Building Boston: Understanding the BPDA Process

bpda

From luxury waterfront apartments to affordable housing, Boston’s real estate landscape is constantly evolving. Throughout this evolution, the Boston Planning and Development Agency (BPDA) is tasked with engaging communities to plan and shape the future of Boston.

For anyone who works at the intersection of public policy and real estate development like we do at Solomon McCown, it is imperative to have an understanding of the planning process to in turn help navigate our clients through it.

Virtually every project in Boston falls under the ‘Large Project Review Process,’ meaning at least 50,000 square feet is constructed. Developments in this category undergo a complex review process coordinated by the BPDA.

Here are the ten steps a developer hoping to build in Boston has to go through to get their project reviewed, approved and constructed:

  1. Pre-file Meeting

Prospective developers meet with the BPDA and the City of Boston to outline project intentions and conceptual design.

  1. Letter of Intent and Impact Advisory Groups (IAG)

The developer files the Letter of Intent (LOI) to formally initiate the Article 80 process. The LOI outlines the basic details of the project, including the developer, address, intended use and size. Once the LOI is filed, the Impact Advisory Group — representatives from the community who review the local impacts — is formed.

  1. Project Notification Form (PNF) Filed

After the developer files the LOI, they must file a PNF to initiate a 30-day public comment period. Included in the PNF is a project summary, renderings, and a transportation and environmental impact analysis.

  1. Scoping Session

The official project review finally kicks off during the scoping session, where the developer, BPDA staff and the IAG meet to discuss the project.

  1. IAG/Developer and Community Meetings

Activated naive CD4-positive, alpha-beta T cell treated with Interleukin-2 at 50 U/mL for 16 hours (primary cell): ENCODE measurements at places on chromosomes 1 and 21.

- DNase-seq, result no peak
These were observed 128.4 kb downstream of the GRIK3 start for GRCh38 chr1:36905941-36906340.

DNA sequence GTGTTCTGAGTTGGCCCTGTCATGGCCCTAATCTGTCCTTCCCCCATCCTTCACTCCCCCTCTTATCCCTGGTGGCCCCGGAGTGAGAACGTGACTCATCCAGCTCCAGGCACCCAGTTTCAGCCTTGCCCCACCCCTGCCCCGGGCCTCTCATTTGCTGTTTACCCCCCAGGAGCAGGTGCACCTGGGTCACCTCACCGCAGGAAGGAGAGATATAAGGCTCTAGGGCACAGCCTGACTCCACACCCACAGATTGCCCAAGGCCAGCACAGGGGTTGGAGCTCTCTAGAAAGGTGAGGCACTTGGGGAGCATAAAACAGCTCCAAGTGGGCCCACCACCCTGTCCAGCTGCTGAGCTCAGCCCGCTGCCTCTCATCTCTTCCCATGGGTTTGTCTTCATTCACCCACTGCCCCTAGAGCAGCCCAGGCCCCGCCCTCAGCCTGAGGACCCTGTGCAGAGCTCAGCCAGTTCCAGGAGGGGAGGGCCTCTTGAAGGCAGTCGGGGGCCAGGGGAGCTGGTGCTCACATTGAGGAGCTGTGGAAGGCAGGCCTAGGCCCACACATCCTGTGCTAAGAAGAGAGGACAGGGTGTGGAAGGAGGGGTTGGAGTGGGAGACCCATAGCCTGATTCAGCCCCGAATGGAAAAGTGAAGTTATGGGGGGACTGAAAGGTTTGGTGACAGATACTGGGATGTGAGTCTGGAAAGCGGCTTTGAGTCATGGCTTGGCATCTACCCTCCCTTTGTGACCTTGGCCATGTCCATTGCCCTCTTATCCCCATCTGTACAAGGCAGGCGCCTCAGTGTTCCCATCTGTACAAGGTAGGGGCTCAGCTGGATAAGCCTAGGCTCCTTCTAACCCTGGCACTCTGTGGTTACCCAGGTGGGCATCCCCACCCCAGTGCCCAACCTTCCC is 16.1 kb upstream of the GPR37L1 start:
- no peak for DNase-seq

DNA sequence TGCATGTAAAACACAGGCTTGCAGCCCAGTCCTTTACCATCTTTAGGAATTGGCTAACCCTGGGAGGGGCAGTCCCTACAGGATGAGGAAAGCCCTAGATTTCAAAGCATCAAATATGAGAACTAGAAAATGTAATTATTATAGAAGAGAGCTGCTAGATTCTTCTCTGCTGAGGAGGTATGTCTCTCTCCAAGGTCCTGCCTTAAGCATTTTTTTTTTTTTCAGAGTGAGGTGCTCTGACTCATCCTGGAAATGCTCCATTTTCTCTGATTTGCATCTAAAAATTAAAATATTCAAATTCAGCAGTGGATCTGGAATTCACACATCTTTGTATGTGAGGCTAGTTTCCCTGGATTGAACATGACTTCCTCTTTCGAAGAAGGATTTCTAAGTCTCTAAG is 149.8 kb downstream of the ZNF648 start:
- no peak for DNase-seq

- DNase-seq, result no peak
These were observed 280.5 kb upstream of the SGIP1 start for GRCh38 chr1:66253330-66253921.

Prior to the community meetings, the developers meet with the IAG to discuss project impacts and possible community benefits. The developer then presents the project proposal to the community at a community meeting.

  1. Boston Civic Design Commission (BCDC) Review

If a project is over 100,000 square feet it must be review by the BCDC for impacts on the public realm. BCDC must approve a project before it can be approved by the BPDA Board.

  1. Scoping Determination Issued

If the PNF addresses potential impacts and mitigation, the project will proceed to the BPDA Board for approval.

  1. BPDA Board

The BPDA Board will vote on projects following BPDA and community review. The BPDA Board consists of five members, four of which are appointed by the Mayor. One member is appointed by the Governor.

  1. Under Construction

Once the Inspectional Services Department (ISD) issues a building permit, the developer can begin construction of their project.

  1. Construction Complete

Once construction is complete, developers receives a Certification of Completion from the BPDA and celebrates with a ribbon cutting!

As the weather continues to get warmer and construction season ramps up, we’ll be keeping a close eye on which new developments will be popping up around the city. We may even be breaking out some big ribbon cutting scissors of our own!

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